‘City of Rust’ review: A dystopian steampunk novel with a touch of ‘The Hunger Games’

  • In this sci-fi story, Earth is about to be hit with a ‘junk bomb’ of rubbish it sent into space, and it’s up to one teenager to save the day
  • Those who love ‘Walle-E’ and ‘Star Wars’ will appreciate this work of fiction
John Millen |

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‘City of Rust’, by Gemma Fowler, is a unique take on the dystopian YA genre.

City of Rust
By Gemma Fowler
Published by Chicken House
ISBN 978 1 9106 5543 6

Gemma Fowler’s new sci-fi novel, City of Rust, is set in a dystopian world where Earth is overrun with junk and waste. Rich countries have paid underdeveloped ones to take their rubbish away, to dismantle vehicles and machines, to deal with tonnes of plastic waste, and bury it all in great holes in the ground. Out of sight, out of mind.

But when the planet ran out of places to dig holes for all their rubbish, mankind came up with a brilliant solution to the problem: launch Earth’s junk into space! So, the Soup - a ring of speeding rubbish orbiting the Earth - was created.

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But what goes up sometimes comes down, and Earth must now deal with the Cascade - falling pieces of junk that crash back to ground. Specialist Junkers are trained to go into space to control the waste whizzing around in the Soup.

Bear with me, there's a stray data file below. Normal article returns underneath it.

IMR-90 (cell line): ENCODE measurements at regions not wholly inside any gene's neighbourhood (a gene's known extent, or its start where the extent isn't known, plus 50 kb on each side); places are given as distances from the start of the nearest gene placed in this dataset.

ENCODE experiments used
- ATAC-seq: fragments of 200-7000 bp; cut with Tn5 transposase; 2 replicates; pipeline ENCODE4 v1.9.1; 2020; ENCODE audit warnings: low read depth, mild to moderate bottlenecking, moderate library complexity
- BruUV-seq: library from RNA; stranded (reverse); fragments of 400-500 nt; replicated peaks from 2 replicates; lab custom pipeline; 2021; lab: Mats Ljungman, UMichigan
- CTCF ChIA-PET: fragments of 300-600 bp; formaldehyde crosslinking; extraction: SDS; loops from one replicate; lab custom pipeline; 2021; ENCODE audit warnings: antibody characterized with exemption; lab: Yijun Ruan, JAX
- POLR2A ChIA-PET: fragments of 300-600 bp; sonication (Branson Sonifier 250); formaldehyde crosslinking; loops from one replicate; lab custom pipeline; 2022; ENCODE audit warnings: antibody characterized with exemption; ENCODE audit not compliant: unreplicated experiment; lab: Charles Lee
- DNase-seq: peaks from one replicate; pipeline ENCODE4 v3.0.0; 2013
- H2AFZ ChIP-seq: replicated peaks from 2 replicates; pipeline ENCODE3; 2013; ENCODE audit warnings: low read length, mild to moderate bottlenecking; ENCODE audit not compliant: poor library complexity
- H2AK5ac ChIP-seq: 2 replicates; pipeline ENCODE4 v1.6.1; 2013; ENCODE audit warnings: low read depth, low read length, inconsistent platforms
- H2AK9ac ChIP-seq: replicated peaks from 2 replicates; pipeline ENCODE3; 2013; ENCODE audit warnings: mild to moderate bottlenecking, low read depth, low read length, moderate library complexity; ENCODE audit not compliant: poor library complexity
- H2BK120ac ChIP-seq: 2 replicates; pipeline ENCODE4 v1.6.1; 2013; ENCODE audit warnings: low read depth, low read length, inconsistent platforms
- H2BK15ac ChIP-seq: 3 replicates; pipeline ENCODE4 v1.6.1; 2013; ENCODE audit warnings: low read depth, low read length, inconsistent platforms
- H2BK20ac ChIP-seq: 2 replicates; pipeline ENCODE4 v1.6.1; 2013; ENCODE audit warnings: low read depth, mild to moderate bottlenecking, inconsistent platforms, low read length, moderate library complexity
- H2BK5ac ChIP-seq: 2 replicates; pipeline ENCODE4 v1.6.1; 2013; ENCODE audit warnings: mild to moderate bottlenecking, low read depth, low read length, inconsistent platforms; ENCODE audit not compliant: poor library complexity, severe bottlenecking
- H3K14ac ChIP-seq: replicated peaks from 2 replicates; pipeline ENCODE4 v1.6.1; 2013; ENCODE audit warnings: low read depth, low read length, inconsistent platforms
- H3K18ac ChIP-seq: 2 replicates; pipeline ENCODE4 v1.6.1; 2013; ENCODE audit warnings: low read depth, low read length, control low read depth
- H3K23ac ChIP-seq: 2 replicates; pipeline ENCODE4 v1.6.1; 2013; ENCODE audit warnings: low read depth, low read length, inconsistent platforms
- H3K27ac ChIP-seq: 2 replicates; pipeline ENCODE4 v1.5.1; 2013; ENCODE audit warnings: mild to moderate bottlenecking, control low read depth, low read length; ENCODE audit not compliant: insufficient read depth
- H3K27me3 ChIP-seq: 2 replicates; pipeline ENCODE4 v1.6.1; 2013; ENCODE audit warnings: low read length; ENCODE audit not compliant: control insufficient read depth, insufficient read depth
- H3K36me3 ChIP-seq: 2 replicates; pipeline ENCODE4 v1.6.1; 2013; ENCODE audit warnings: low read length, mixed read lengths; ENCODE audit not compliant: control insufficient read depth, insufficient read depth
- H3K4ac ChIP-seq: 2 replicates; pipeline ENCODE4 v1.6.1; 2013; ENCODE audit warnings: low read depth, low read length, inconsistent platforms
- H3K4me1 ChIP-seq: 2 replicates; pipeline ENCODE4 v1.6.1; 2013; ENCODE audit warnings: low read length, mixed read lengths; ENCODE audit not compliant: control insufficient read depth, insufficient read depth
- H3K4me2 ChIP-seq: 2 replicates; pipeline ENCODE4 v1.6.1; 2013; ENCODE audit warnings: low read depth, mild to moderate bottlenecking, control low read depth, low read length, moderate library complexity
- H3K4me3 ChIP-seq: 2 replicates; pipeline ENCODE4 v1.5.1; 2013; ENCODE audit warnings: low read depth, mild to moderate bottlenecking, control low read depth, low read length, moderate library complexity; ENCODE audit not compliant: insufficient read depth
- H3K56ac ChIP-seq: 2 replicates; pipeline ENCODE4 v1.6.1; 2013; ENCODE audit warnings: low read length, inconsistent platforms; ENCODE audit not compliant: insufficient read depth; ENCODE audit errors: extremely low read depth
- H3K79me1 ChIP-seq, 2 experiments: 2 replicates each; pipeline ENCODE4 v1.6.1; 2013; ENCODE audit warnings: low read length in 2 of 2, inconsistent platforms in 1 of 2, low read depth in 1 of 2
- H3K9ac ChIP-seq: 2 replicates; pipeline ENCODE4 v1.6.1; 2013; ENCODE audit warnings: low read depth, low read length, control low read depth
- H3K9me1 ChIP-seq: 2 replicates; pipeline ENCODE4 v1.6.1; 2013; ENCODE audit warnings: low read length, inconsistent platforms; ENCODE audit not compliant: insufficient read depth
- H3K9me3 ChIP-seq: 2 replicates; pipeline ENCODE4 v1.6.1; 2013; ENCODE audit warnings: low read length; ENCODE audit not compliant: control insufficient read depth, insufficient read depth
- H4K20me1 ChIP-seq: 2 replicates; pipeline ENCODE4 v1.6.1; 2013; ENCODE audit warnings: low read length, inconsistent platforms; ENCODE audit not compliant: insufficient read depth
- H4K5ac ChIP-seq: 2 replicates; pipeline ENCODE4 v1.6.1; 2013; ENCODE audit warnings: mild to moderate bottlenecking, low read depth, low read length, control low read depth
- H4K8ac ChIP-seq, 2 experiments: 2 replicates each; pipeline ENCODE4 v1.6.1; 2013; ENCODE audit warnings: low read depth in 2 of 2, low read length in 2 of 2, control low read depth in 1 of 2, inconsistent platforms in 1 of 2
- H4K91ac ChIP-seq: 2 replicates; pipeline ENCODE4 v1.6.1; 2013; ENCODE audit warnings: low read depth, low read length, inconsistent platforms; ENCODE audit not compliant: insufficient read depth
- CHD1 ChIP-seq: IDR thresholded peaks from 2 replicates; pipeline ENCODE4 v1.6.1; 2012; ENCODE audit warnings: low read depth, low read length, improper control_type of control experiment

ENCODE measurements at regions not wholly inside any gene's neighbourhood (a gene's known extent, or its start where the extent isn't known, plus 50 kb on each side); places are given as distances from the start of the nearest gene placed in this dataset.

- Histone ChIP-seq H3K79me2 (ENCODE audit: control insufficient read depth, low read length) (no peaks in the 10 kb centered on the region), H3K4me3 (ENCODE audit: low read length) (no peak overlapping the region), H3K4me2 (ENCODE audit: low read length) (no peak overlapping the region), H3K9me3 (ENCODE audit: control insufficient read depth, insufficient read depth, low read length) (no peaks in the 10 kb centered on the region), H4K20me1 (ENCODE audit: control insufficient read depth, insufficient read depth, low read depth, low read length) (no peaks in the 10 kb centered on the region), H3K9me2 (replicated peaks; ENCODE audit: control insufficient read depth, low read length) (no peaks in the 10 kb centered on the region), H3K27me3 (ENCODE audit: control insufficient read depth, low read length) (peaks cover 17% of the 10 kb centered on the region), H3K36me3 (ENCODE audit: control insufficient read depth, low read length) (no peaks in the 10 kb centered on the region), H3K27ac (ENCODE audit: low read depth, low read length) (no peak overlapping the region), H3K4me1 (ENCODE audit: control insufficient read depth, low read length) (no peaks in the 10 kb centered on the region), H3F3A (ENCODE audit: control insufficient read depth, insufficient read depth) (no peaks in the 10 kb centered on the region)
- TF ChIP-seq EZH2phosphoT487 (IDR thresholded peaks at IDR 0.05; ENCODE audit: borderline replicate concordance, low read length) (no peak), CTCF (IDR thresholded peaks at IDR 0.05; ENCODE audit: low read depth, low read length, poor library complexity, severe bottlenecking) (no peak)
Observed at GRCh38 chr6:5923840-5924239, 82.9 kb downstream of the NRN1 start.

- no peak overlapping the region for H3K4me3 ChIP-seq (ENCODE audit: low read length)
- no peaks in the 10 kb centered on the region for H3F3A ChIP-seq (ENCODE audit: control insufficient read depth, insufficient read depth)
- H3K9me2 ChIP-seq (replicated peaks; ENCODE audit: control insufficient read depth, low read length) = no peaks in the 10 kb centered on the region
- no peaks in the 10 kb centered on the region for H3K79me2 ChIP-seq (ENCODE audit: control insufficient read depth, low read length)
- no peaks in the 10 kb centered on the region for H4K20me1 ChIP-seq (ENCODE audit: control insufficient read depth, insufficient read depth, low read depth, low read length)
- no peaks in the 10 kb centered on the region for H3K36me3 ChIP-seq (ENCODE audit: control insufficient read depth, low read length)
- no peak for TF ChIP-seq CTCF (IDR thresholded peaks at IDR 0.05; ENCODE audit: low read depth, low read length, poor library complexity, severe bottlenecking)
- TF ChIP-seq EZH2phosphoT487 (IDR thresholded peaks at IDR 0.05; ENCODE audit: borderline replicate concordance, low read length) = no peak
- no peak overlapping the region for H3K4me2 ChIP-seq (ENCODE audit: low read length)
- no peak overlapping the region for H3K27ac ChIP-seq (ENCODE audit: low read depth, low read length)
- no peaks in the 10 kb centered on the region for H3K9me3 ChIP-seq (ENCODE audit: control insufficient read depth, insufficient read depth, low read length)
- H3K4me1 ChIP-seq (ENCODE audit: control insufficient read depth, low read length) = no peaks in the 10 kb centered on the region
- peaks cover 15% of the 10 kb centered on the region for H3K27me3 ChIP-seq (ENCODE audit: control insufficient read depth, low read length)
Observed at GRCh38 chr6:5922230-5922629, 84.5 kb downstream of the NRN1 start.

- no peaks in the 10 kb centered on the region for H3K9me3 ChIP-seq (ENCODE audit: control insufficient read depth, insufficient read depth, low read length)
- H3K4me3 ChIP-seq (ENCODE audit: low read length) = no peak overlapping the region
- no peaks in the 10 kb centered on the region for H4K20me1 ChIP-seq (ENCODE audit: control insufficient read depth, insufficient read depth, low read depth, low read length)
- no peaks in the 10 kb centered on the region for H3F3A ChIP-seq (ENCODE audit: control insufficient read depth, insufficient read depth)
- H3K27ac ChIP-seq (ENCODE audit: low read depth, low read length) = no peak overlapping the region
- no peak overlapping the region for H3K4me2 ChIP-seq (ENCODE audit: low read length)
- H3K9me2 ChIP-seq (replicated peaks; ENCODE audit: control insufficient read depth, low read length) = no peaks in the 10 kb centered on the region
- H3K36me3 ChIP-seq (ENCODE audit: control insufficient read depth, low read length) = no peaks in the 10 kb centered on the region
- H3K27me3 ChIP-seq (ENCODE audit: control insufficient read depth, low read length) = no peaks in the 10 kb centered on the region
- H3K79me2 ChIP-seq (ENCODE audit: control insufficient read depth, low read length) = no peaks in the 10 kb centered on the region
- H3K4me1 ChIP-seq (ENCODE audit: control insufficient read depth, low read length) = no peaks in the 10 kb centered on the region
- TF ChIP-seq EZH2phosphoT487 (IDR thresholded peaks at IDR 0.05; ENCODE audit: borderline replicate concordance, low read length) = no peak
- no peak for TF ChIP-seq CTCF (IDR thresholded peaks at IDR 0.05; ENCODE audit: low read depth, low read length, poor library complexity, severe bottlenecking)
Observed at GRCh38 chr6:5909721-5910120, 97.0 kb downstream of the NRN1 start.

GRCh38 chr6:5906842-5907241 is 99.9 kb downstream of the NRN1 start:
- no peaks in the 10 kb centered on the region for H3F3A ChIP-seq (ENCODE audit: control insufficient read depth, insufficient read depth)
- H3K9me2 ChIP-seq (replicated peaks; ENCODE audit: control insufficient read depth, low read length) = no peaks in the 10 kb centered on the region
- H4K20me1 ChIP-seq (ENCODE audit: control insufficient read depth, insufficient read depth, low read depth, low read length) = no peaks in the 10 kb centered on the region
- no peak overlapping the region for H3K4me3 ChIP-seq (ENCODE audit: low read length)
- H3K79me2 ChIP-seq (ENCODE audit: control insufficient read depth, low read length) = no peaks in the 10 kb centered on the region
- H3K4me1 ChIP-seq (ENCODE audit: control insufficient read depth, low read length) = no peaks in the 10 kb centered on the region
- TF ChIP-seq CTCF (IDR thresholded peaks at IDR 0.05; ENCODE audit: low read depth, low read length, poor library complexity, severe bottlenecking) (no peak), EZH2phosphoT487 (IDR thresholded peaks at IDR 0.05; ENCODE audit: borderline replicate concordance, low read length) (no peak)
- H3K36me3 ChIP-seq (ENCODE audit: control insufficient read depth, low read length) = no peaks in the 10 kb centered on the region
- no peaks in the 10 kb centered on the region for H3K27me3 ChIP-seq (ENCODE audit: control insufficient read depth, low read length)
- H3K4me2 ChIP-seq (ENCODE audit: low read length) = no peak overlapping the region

The set-up to the book’s adventure is original and full of plot possibilities, and the story focuses on two very different cities on Earth.

Boxville is built of scrap metal and trash that hasn’t made it up into the Soup. It is a warren of rust and darkness - a junkyard home to the poor and forgotten. Glass City is all gleaming metal and glass, and the rich inhabitants make sure their junk doesn’t interfere with their comfortable lives.

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The protagonist, Railey, lives in Boxville with her grandmother, a resourceful expert at creating gizmos and gadgets from the scrap in their city. Railey’s prized possession is a drone that she hopes will one day win the popular drone races in Boxville.

But when Railey’s presence at an important drone race goes wrong, she is forced to go on the run.

Together with Atti, her sidekick who happens to be a bio-robotic gecko, and two Junker kids, Care and Laurie, Railey finds herself in a spaceship heading towards the Soup where they make a terrifying discovery.

In a few days’ time, a huge junk bomb is due to hit Earth. Can our three intrepid characters and a cyborg gecko save the Earth from destruction, and derail the plans of the power-crazed inventor behind the junk bomb?

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Fowler creates an unusual scenario that is a thrilling mix of steampunk with The Hunger Games, Wall-E, and Star Wars. The plot might be another teens-in-a-race-against-time affair, but the author delivers twists and turns that keep the action fresh and exciting.

Fiction carrying a strong social or ecological message is a difficult thing to pull off when readers are in the mood for an entertaining story and adrenaline rush, but City of Rust succeeds without question on both counts.

Fowler’s well-plotted young adult debut is a gripping read, and a welcome addition to YA sci-fi and dystopian lore.

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